Chopsticks come in a wide variety of lengths, shapes and styles. Let's take a look at the details that make up a chopstick's design.
Length varies depending on culture. In China chopsticks are long, frequently between 10 to 10-1/2 inches. In Japan the length is dependent on the user's hand size, and chopsticks are sized for larger adults, smaller adults, youths and children. A typical standard adult chopstick is around 23 cm or 9 inches long.
[photo of Chinese and sizes of Japanese chopsticks]
The Japanese sizing method is to measure the length from your thumb to forefinger when held at a 90 degree angle. Multiple the length by 1.5. This is the approximate length that is considered best for your hand.
[photo of hand and overlay graphic calculating size]
For people with very large hands, sometimes special chopsticks are made, such as these chopsticks for a sumo wrestler!
[photo of sumo chopsticks shown next to normal 9 inch chopsticks]
The handle shape or profile affects both the comfort and grip. Profiles range from perfectly round to multi-sided such as square, triangular, pentagon and more. Edges can be rounded for comfort, and notches are sometimes a feature for design or to aid in holding the sticks.
[photo of several chopstick profiles]
The most common handle shape is the "blended profile," a cross between square and round, meaning the corners of the square shape are rounded for comfort, while the somewhat flat faces provide good grip. Test various shapes to find your preferred style.
Tip Shape and Texture
Rarely is the tip the same shape as the handle. Typically chopstick tips are round, but it is increasingly popular to have square or carved tips to improve grip. A texture coating, grooves or ribs are sometimes added to increase holding ability. Some chopsticks have a texture applied throughout the entire length to aid in holding the sticks securely.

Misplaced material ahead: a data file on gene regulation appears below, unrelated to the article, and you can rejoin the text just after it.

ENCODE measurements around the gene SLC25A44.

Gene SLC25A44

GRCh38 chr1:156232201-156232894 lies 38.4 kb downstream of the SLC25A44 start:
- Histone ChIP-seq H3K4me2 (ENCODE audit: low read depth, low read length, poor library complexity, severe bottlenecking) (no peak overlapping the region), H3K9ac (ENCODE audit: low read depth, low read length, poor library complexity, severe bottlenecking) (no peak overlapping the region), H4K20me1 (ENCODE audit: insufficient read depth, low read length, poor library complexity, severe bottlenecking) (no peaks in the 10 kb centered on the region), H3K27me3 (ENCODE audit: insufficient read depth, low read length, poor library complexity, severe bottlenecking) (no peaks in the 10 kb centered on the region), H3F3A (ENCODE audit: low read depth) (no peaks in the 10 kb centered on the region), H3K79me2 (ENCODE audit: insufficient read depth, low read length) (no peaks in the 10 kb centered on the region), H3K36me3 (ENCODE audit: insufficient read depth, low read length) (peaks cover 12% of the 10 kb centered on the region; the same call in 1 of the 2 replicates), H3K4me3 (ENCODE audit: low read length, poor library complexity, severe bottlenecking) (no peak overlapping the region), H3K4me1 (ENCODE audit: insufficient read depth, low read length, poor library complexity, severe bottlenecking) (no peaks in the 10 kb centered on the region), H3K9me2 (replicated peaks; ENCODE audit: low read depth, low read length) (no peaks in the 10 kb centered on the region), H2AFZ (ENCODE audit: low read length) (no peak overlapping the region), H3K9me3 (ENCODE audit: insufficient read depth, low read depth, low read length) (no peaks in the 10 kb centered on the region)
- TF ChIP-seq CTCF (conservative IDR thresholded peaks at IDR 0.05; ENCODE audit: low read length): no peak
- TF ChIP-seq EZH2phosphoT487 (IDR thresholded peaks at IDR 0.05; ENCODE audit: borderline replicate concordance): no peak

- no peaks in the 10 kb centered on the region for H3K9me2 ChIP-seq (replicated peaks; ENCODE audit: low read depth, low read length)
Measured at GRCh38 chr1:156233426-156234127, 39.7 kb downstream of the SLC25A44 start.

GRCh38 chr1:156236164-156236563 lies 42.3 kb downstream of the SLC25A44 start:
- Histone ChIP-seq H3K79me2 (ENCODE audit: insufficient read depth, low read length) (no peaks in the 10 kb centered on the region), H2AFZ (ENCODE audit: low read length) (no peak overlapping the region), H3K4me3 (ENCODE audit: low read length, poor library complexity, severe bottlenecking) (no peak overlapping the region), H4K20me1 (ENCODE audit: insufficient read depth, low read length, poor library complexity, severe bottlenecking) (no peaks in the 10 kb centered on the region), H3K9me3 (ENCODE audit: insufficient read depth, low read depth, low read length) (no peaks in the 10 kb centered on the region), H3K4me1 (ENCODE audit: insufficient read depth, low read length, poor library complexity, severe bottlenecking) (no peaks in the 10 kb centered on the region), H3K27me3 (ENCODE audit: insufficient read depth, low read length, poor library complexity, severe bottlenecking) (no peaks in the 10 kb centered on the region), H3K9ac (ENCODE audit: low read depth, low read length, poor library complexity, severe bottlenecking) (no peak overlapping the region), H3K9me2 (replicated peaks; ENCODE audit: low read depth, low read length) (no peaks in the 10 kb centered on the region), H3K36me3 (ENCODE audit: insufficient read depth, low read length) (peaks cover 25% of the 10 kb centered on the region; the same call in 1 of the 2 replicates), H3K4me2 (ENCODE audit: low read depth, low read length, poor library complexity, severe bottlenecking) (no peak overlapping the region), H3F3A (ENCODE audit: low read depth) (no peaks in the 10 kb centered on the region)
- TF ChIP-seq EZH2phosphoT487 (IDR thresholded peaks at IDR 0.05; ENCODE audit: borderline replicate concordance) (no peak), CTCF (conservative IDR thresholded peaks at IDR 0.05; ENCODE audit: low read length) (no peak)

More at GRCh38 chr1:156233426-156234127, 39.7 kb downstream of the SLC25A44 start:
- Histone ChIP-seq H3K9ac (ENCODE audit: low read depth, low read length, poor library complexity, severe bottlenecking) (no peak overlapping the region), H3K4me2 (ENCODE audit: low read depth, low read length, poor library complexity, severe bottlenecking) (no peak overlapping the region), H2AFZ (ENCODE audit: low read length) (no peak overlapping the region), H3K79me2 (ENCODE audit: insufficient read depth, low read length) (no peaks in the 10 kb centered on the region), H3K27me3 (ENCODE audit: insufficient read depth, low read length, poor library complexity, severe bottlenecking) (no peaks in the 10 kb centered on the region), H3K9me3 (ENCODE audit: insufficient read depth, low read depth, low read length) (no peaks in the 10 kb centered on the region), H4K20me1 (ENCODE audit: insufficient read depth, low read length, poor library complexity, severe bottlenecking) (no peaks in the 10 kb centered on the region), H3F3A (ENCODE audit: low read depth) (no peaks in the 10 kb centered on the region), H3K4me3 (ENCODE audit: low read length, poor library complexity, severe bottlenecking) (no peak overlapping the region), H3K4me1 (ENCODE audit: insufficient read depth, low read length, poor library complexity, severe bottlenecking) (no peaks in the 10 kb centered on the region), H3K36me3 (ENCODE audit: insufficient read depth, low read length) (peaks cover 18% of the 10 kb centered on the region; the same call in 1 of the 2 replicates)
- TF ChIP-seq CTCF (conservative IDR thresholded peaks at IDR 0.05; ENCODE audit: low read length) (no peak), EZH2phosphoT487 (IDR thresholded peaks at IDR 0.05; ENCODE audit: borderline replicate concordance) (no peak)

[photo of a few chopstick tip shapes and textures]
Disposable chopsticks have no protective coating. Reusable chopsticks made of wood or bamboo have a protective finish to insulate the underlying color and material from heat, liquid and staining food.
Most chopsticks, especially lower and middle value chopsticks have a finish of polyurethane or acrylic. These finishes form a durable protective layer that lasts for many years. If this type of finish begins to exhibit chips or cracks, it is time to stop using the chopsticks as an eating utensil.
Sometimes natural finishes such as beeswax are used. Natural finishes usually have a short lifespan and need to be reapplied.
Finer chopsticks may use a durable natural finish derived from the sap of Sumac trees. In Japan this is called Urushi. Urushi is sometimes referred to as Japanese Lacquer, however it is not actually a lacquer. Urushi is a hard, gloss finish that must be cured rather than dried. Several layers are typically applied resulting in very long production times of several weeks to a year.
There are chopsticks that appear to be double-ended or the shape of tips at both ends. The Tensoge style chopstick has a bevel cut between 1 cm to 4 cm at the end of the handle. Both of these styles have a religious meaning. One end is for you, the other is an offering to God. Some consider the double-ended chopstick to allow serving food from one end and eating at the other, but this is not their intended purpose.
[photo of double-ended and tensoge shapes]
A Tip For Reusing Disposable Chopsticks
If you like your disposable chopsticks and wish to reuse them, but don't want food and grease stains, simply soak the tips of the chopsticks in a glass of water for about 30 seconds. The water that soaks into the wood or bamboo will for the most part keep out unsightly stains. After using at the restaurant, simply wipe them off with a napkin and take them home to use again.
[photo of disposable chopsticks in a glass of water]